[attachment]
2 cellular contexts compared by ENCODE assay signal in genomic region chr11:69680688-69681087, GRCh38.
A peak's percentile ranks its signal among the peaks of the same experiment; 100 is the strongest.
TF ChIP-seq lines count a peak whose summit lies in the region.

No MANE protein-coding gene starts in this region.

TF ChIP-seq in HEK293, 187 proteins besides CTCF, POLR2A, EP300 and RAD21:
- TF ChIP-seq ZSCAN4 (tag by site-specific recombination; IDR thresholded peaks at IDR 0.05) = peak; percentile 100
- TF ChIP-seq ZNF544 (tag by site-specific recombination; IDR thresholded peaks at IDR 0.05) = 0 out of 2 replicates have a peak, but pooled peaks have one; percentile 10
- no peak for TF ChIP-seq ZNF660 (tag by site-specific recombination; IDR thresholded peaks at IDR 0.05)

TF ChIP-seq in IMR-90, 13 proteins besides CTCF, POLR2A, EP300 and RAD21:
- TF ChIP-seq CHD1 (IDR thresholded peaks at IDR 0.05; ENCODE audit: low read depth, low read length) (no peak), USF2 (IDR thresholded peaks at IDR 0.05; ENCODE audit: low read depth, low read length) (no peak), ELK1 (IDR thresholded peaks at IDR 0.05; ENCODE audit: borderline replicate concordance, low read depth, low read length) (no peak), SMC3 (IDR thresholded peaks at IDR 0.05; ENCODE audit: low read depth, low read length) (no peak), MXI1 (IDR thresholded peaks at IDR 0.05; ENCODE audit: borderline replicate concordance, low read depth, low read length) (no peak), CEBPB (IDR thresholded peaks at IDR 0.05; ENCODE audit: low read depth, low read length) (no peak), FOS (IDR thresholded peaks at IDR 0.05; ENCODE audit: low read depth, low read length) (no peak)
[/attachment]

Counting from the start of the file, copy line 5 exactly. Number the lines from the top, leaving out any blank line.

TF ChIP-seq in HEK293, 187 proteins besides CTCF, POLR2A, EP300 and RAD21: